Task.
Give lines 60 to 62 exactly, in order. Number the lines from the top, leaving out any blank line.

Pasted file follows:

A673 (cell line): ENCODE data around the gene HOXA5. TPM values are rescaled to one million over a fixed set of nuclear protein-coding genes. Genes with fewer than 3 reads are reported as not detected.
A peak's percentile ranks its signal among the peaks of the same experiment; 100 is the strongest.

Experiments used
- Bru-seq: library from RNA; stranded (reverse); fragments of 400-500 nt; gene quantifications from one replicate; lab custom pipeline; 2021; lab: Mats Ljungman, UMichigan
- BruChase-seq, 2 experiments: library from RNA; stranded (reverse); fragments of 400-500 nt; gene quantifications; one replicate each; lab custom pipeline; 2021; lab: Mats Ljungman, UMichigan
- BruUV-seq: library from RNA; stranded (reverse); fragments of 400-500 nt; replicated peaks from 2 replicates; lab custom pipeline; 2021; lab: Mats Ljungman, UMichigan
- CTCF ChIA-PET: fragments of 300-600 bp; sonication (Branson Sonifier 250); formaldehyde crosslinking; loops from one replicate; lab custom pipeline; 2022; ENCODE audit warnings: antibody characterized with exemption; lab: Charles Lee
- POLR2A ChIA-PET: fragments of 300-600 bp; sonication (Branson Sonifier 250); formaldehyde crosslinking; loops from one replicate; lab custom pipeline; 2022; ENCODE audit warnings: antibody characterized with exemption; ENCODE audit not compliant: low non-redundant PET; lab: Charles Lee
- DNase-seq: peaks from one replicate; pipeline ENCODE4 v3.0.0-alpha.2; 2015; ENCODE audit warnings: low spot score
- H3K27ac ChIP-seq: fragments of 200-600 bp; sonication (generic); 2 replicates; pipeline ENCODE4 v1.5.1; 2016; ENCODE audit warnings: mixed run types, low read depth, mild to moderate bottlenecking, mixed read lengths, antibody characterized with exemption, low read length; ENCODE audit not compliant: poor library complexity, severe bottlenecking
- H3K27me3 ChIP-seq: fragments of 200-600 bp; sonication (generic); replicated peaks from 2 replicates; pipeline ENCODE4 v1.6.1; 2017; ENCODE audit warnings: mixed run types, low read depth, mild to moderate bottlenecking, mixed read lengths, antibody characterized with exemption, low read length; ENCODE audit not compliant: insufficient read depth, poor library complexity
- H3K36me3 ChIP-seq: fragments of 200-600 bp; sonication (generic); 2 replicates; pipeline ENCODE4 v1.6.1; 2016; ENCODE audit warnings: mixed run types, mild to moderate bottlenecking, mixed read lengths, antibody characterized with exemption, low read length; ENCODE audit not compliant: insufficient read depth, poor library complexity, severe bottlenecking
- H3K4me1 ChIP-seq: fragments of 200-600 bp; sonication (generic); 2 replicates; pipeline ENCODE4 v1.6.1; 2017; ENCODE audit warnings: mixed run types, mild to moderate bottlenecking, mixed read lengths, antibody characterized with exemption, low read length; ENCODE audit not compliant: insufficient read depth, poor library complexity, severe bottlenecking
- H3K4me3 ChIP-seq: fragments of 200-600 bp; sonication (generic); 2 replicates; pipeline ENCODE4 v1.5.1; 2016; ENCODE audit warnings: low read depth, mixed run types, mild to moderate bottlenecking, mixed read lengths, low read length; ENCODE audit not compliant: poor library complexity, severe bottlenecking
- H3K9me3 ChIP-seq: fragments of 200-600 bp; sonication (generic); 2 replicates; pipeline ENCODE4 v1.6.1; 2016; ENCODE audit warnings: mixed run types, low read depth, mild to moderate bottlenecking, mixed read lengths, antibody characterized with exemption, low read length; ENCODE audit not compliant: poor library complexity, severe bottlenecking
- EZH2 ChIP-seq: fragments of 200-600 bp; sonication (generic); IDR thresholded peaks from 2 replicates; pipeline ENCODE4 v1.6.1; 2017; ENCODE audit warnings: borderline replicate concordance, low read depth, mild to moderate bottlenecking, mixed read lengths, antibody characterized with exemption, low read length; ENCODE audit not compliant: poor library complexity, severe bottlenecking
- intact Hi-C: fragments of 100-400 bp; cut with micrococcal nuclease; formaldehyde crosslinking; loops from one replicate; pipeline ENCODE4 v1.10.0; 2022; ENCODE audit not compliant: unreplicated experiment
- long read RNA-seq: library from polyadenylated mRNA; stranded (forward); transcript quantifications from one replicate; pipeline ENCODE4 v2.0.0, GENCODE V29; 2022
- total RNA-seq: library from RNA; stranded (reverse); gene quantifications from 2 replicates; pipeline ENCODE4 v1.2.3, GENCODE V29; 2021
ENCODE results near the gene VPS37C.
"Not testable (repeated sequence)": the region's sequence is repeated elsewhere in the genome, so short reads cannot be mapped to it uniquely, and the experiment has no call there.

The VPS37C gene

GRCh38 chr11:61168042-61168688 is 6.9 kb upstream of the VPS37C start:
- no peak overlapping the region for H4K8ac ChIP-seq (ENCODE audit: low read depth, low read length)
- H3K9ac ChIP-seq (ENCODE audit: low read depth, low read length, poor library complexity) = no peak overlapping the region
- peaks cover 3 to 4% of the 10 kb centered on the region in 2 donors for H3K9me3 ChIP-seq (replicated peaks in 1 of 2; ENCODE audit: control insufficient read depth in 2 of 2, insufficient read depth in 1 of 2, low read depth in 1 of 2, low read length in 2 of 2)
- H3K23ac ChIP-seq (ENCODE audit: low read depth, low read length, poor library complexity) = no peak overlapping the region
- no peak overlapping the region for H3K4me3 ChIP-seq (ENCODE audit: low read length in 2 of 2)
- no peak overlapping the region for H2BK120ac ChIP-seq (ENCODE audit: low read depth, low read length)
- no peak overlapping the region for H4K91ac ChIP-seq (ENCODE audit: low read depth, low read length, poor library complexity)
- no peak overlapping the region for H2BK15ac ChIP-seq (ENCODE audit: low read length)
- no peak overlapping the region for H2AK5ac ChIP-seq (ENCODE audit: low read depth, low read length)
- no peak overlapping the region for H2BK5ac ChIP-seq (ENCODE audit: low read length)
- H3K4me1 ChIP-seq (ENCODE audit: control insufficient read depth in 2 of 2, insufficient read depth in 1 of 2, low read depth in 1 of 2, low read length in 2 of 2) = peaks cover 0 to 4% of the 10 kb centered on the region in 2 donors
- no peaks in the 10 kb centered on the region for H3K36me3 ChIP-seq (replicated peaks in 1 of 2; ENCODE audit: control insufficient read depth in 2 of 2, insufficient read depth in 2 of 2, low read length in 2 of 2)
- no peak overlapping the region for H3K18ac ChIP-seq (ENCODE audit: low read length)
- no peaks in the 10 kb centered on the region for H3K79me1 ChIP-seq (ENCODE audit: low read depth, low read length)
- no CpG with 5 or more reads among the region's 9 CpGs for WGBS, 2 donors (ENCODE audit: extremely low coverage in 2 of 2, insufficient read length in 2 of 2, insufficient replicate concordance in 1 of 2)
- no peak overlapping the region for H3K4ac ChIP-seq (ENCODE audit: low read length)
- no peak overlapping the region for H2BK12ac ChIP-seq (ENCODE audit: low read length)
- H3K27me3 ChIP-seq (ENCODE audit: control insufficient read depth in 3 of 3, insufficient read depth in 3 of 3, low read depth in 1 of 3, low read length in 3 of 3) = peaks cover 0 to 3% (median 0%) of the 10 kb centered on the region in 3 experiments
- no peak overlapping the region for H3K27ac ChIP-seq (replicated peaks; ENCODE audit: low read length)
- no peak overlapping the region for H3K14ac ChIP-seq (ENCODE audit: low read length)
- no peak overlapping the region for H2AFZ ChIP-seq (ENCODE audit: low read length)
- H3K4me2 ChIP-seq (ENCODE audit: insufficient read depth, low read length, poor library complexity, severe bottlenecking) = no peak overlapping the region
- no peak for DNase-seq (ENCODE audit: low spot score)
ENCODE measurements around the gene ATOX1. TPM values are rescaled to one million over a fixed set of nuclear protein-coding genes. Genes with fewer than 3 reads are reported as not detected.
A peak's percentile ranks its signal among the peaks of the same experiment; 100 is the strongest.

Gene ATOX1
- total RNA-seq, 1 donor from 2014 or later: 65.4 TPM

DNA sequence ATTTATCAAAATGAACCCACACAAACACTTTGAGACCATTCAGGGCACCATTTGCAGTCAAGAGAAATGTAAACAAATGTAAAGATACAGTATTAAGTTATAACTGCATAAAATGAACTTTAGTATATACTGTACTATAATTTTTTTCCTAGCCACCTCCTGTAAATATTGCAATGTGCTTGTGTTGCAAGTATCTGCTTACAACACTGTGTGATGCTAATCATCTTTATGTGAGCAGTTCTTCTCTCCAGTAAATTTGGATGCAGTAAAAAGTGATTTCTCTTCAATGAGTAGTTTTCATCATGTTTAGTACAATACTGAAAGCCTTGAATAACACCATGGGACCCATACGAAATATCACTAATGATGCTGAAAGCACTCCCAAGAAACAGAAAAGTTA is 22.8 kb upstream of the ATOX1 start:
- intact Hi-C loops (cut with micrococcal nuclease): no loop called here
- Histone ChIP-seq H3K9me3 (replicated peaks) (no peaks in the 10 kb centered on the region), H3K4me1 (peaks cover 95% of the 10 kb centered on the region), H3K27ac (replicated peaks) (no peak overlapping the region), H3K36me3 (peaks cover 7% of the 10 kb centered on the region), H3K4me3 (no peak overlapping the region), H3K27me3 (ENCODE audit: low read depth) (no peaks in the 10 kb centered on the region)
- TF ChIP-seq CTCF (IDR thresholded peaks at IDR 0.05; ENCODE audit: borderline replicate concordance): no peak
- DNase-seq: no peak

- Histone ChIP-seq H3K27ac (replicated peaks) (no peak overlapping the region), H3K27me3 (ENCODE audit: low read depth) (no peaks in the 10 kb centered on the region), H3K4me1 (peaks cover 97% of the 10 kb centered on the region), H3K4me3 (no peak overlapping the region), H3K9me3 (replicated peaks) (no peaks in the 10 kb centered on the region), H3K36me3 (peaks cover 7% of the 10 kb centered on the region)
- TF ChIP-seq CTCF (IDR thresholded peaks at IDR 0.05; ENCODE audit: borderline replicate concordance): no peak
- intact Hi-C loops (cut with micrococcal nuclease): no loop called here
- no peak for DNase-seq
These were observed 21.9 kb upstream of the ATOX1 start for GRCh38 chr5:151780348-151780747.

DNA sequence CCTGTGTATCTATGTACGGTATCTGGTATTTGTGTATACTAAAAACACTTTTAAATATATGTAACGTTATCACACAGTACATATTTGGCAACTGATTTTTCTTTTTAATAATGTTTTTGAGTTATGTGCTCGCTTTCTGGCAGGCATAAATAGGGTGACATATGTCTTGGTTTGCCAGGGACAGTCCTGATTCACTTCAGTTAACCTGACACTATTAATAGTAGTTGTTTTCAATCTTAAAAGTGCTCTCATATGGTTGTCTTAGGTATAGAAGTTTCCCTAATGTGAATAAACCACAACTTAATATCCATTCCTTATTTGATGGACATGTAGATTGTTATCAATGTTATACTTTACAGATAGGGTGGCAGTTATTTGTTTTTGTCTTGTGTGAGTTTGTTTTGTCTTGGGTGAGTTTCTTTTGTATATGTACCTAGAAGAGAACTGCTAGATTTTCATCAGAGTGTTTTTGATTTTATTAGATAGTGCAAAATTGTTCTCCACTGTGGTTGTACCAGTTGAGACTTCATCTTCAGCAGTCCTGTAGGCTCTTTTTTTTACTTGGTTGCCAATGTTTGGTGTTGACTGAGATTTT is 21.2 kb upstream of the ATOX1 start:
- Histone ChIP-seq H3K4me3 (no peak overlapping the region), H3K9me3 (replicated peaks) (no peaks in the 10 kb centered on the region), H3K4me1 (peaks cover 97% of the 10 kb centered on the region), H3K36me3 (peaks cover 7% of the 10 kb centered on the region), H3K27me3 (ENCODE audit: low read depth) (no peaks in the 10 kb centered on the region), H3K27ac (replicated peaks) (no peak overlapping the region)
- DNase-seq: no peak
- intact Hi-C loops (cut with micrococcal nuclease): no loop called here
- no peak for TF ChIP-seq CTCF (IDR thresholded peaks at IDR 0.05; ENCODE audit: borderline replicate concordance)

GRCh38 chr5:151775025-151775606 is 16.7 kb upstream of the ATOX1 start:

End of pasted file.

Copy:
These were observed 21.9 kb upstream of the ATOX1 start for GRCh38 chr5:151780348-151780747.

DNA sequence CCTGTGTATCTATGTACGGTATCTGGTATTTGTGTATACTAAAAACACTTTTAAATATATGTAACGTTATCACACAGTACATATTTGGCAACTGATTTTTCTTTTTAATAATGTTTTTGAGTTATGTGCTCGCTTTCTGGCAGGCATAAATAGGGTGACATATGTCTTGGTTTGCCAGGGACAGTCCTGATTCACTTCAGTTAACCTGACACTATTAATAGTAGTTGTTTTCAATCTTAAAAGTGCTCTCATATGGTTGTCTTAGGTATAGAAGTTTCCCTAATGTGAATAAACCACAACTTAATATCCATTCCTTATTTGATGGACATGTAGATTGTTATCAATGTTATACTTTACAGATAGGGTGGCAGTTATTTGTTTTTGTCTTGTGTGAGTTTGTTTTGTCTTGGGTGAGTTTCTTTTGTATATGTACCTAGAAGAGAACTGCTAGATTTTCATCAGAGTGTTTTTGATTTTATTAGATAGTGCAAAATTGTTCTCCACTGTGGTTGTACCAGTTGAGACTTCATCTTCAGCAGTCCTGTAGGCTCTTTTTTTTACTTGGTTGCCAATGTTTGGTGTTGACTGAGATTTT is 21.2 kb upstream of the ATOX1 start:
- Histone ChIP-seq H3K4me3 (no peak overlapping the region), H3K9me3 (replicated peaks) (no peaks in the 10 kb centered on the region), H3K4me1 (peaks cover 97% of the 10 kb centered on the region), H3K36me3 (peaks cover 7% of the 10 kb centered on the region), H3K27me3 (ENCODE audit: low read depth) (no peaks in the 10 kb centered on the region), H3K27ac (replicated peaks) (no peak overlapping the region)